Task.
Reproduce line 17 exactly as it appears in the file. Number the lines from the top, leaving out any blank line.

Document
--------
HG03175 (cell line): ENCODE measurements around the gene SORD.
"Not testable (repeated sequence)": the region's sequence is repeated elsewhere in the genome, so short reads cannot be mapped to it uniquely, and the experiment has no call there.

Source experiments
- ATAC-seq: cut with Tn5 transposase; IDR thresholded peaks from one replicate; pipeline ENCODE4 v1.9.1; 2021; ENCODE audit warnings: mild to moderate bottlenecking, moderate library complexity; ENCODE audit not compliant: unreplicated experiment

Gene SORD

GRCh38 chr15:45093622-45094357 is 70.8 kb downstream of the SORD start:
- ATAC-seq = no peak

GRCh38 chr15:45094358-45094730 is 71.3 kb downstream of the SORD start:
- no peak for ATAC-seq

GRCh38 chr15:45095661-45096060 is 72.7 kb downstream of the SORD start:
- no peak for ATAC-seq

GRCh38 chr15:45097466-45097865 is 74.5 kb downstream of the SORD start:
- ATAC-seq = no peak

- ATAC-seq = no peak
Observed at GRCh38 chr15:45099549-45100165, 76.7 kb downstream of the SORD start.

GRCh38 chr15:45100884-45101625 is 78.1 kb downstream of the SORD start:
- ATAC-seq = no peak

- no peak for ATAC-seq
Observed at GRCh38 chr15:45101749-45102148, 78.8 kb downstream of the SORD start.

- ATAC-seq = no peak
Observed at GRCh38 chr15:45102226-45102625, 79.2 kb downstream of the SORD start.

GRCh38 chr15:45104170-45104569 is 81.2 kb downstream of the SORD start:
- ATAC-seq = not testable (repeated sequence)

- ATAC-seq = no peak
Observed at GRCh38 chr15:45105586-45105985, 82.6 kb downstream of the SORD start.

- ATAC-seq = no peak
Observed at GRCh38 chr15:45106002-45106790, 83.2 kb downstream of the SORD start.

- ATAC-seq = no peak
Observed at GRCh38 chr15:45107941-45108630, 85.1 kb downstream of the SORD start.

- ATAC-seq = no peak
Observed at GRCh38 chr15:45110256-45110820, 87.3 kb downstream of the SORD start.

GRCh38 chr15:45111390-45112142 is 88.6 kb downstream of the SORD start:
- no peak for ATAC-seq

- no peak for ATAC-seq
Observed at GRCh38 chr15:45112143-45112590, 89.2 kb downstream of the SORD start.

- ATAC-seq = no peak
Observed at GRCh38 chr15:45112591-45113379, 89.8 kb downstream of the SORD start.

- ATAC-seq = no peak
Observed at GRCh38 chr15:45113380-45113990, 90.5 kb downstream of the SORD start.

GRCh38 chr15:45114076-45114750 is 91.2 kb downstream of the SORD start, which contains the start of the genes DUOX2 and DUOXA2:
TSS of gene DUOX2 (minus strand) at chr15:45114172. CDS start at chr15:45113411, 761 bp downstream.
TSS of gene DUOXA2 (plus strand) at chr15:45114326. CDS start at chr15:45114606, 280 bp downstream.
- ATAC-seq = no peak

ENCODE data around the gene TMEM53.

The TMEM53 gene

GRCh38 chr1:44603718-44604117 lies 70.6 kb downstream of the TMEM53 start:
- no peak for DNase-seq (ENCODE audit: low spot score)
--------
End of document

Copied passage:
- ATAC-seq = no peak